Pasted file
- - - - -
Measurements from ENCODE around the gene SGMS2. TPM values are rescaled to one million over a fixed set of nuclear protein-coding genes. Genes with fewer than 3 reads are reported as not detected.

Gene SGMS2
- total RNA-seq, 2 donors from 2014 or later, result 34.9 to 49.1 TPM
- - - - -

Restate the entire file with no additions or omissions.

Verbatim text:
Measurements from ENCODE around the gene SGMS2. TPM values are rescaled to one million over a fixed set of nuclear protein-coding genes. Genes with fewer than 3 reads are reported as not detected.

Gene SGMS2
- total RNA-seq, 2 donors from 2014 or later, result 34.9 to 49.1 TPM